I think all my collaborations with directors have been ideal. Each director has a different programme in the way they move forward. For example, with Oliver, we built from the very scratch—it was my first feature. By the time I got to the end, the relationship was distinctive, he was a brother. We didn’t even have to finish thoughts, and we knew that even if we got angry with each other, we could alter that into something positive. With Oliver, I could work in the capacity of helping, or giving my ideas on how to shoot, like what shots—even if he didn’t like them, I was able to process it that way and give it to him. But with Marty, there’s no giving shots. With Quentin, there’s no giving shots. They’d come to you if there’s a problem, but, in essence, Marty gives you the script, and in that script every single shot is outlined.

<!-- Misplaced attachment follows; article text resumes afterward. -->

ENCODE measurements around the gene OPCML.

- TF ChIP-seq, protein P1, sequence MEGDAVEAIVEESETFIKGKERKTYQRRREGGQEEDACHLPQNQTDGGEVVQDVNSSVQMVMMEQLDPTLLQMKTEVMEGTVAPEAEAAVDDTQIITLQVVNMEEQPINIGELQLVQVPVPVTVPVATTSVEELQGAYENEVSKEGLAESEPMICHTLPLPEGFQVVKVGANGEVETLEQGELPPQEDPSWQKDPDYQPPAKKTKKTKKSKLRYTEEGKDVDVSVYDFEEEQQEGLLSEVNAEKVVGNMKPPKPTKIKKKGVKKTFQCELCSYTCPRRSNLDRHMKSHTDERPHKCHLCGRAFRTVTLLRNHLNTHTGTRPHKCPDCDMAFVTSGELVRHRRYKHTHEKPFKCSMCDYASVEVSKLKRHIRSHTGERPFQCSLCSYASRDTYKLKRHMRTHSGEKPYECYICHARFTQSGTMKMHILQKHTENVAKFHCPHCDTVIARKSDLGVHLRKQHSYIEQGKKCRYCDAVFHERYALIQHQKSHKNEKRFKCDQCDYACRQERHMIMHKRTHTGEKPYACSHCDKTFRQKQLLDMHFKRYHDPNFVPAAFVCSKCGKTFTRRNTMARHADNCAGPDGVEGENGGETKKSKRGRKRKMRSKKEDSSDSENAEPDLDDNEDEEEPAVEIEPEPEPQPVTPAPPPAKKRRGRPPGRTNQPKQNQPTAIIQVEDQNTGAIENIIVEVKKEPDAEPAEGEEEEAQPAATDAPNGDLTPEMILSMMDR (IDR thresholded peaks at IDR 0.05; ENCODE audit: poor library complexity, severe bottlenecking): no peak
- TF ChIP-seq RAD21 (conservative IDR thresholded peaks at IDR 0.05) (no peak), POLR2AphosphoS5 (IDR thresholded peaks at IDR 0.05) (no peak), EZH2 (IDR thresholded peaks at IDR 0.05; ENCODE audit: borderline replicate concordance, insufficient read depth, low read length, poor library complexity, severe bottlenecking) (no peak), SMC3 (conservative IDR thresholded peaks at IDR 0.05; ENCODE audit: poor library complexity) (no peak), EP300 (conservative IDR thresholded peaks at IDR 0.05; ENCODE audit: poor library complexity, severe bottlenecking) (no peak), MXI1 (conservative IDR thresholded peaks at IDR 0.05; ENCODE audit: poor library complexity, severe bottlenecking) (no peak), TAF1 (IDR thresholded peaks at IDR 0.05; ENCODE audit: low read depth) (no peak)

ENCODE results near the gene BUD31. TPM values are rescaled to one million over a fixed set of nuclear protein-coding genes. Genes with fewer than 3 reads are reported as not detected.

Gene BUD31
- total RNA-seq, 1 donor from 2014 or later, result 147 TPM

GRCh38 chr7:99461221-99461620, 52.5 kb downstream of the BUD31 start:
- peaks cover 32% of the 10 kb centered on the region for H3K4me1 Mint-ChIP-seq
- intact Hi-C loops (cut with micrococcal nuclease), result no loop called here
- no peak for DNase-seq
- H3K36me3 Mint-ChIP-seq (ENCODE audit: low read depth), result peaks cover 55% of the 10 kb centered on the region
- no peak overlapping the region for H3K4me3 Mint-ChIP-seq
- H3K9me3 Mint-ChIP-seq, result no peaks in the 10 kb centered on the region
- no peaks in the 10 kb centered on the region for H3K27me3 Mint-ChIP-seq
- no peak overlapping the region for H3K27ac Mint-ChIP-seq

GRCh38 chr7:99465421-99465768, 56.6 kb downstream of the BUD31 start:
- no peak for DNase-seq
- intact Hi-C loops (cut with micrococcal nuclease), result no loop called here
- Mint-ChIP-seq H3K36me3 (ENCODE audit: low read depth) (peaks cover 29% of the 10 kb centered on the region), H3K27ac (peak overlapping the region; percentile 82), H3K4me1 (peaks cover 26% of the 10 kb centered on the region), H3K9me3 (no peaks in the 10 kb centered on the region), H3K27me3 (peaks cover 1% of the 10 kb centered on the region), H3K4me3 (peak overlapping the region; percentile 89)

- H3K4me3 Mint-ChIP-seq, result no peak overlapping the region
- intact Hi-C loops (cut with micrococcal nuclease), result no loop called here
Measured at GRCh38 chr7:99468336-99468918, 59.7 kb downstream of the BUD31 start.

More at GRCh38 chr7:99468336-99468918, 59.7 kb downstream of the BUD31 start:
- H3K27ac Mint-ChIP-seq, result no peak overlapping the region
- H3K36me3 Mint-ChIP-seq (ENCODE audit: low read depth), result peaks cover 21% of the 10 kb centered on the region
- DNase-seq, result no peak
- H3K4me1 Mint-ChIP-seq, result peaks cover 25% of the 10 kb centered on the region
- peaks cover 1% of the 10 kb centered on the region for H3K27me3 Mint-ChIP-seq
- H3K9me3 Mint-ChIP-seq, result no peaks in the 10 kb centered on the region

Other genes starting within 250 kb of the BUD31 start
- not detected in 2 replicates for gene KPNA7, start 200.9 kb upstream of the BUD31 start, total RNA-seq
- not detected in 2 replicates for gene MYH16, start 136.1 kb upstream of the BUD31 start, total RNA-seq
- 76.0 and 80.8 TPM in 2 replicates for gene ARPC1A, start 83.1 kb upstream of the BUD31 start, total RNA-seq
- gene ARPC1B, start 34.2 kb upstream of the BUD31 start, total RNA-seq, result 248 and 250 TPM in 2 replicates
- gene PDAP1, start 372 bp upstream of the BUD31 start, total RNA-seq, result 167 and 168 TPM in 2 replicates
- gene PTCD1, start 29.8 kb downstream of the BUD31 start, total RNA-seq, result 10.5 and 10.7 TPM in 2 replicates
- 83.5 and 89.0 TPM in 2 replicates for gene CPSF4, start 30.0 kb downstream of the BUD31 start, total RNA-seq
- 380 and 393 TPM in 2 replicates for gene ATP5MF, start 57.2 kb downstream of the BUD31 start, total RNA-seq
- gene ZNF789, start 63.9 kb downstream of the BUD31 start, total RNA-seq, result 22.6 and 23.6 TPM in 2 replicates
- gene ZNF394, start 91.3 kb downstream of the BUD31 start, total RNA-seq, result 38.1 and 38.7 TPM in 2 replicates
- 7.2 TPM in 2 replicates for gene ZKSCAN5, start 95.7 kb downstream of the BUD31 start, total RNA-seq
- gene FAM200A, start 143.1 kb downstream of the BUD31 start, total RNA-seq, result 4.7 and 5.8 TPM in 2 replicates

The last decade has seen frequent overlaps between VFX and “conventional” cinematography. You had even proposed the idea of two Academy Awards for cinematography. Has the explosion of technology affected your work in any way?
Now that’s a complicated question. It’s a good one. So Hugo (2011) had to be shot in 3D. Do you take two film cameras and try to create it? Because he (Scorsese) wanted to do it in camera—well, that’s not actually possible any more—so it became two digital cameras, so that influences the way we shot the movie. With an instantaneous reproduction of a high-definition image, we could deal with depth, colours, and so on. That is a big difference.
The digital intermediate has shifted the way we perceive films, because now whether you shoot on film or digital, it all goes through the digital intermediate room, which means that it all goes into DCP—Digital Cinema Projection—and that’s huge. The VFX is becoming vastly superior, and they can lift the film in much the same way a production designer or a costume designer can.